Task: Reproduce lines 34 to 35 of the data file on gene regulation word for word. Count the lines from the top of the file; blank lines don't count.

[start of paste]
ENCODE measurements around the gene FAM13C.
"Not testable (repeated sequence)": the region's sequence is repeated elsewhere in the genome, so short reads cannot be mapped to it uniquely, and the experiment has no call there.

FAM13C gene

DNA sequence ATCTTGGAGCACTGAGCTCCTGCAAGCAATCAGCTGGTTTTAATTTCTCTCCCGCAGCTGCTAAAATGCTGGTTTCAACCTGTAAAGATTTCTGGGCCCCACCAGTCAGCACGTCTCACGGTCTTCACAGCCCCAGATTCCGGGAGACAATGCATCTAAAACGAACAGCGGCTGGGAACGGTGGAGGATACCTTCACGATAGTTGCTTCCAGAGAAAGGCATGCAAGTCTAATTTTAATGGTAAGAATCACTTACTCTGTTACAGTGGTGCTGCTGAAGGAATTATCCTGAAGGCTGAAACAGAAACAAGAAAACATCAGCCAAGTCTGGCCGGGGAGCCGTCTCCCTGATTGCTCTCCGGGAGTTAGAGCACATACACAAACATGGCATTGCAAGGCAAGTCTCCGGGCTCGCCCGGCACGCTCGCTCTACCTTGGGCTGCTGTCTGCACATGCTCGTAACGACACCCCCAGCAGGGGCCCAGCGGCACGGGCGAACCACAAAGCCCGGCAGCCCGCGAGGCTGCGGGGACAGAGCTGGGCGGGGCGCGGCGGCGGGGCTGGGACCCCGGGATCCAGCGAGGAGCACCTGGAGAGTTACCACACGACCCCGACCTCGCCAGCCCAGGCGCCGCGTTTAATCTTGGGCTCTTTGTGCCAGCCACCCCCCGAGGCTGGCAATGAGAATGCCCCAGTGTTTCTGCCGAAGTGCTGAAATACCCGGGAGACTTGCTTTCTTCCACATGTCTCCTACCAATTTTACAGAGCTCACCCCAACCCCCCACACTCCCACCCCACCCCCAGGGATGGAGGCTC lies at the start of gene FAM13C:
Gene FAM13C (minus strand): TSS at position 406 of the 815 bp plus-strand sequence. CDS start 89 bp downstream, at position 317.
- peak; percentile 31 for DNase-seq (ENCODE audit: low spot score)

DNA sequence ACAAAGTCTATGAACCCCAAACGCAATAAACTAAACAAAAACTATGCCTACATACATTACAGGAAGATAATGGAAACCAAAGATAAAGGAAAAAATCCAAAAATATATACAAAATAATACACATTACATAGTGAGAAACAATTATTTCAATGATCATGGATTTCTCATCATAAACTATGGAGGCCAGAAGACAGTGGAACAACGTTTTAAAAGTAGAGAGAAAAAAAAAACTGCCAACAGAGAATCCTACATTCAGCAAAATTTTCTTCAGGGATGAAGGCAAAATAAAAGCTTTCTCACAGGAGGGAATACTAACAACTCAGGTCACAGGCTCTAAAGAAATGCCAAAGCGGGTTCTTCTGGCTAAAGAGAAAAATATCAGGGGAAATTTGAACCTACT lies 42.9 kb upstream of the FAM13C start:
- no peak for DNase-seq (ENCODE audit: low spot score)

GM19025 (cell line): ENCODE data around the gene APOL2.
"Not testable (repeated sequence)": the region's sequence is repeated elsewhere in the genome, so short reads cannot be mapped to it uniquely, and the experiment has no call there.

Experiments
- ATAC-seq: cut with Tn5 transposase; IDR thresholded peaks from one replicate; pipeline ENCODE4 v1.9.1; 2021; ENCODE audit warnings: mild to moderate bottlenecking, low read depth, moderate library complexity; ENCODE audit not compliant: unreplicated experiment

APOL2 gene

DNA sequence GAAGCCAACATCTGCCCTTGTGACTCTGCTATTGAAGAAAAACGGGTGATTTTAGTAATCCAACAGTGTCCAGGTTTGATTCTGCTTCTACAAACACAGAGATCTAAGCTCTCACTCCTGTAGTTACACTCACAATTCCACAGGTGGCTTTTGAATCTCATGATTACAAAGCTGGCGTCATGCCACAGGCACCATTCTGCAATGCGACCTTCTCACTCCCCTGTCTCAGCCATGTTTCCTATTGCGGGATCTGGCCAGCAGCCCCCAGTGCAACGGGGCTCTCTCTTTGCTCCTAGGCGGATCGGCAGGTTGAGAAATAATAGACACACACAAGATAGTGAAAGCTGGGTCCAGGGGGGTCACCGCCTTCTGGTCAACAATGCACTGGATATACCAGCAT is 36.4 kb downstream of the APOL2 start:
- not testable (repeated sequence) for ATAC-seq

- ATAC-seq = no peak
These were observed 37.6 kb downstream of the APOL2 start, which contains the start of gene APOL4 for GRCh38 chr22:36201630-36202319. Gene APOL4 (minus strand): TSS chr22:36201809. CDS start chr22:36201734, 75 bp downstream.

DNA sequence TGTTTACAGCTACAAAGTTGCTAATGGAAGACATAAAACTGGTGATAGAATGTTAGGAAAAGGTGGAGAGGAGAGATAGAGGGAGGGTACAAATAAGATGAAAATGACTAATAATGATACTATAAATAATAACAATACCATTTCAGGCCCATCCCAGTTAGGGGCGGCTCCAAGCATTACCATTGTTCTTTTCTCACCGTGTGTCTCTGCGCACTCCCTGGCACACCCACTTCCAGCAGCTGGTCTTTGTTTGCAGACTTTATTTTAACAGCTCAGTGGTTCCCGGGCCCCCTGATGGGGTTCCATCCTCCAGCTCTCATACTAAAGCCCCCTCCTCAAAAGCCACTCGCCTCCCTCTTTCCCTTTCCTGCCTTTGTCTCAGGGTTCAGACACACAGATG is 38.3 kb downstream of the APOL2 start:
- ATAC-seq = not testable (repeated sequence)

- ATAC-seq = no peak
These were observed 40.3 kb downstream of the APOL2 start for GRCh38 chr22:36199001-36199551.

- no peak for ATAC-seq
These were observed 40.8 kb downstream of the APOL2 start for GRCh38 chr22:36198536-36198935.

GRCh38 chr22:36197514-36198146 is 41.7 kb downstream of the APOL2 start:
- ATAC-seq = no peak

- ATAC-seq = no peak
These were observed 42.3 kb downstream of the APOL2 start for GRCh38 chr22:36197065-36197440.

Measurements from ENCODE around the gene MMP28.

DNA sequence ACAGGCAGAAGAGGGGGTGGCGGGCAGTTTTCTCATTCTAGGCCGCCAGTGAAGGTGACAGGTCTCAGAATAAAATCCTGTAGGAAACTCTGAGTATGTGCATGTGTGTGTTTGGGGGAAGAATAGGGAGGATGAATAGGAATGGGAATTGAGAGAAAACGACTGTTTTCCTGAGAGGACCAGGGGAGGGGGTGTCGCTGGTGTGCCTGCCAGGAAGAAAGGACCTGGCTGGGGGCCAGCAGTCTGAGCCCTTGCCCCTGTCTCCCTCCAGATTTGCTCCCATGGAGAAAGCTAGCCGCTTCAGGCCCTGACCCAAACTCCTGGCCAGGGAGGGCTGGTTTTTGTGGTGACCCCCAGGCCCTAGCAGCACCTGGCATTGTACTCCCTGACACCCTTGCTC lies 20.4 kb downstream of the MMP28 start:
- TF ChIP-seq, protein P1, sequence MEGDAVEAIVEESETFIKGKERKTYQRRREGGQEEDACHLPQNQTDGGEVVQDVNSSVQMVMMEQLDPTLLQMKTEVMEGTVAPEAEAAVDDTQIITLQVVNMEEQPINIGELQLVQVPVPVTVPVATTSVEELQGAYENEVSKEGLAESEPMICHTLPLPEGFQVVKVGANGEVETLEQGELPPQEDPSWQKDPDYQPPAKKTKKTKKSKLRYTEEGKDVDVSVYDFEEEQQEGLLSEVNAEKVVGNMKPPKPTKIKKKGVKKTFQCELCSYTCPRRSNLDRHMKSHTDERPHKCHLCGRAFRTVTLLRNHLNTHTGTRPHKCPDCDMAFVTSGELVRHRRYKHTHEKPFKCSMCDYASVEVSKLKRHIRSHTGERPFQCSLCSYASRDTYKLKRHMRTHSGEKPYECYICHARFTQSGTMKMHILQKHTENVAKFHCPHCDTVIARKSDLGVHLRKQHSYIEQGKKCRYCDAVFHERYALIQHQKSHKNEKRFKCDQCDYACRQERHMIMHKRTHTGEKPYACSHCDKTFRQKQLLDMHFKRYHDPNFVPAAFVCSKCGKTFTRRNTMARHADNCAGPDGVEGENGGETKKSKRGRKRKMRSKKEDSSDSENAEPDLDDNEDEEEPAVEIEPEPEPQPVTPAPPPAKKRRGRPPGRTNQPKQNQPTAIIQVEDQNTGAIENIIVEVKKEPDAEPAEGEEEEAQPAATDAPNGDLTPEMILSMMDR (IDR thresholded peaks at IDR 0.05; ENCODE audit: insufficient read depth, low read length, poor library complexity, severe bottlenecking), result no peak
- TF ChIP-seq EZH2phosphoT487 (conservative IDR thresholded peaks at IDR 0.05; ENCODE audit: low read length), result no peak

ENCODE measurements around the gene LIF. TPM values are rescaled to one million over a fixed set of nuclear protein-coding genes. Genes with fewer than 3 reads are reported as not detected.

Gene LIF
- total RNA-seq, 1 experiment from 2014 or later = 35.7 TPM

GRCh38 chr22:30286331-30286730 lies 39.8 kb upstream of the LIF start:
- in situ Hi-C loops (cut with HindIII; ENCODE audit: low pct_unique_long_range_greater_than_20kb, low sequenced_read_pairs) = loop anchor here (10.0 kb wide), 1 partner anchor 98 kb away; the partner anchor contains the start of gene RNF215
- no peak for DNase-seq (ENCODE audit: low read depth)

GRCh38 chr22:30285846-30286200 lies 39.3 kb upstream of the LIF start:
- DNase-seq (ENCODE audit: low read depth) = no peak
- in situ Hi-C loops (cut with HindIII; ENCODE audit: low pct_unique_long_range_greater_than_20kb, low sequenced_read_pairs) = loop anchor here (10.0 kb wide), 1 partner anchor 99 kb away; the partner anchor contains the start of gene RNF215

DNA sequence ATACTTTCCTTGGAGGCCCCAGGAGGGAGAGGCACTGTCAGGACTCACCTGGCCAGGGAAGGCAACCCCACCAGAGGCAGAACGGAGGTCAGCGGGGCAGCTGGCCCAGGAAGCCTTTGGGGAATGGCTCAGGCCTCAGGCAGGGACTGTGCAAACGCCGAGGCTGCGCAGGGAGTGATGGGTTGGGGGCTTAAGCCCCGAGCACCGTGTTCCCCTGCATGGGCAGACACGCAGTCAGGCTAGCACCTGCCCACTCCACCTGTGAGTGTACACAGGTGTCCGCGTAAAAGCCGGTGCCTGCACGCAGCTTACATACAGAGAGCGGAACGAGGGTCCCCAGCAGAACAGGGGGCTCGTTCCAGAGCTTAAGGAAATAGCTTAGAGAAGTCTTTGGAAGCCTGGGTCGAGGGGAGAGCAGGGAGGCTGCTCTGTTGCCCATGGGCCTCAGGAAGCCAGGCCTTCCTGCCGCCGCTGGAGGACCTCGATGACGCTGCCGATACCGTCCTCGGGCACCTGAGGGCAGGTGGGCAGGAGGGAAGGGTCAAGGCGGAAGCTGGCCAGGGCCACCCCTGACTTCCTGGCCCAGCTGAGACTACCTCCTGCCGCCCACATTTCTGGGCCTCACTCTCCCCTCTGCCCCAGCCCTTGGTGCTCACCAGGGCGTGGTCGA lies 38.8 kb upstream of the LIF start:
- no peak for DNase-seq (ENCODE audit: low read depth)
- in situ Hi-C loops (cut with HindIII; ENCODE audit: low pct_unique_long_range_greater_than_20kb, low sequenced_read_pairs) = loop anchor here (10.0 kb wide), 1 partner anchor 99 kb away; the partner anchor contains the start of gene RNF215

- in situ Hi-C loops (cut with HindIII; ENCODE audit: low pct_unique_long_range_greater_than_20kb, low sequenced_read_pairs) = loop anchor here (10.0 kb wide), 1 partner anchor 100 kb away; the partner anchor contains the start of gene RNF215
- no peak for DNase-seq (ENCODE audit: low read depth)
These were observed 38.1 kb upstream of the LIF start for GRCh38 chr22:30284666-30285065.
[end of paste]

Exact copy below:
- total RNA-seq, 1 experiment from 2014 or later = 35.7 TPM

GRCh38 chr22:30286331-30286730 lies 39.8 kb upstream of the LIF start: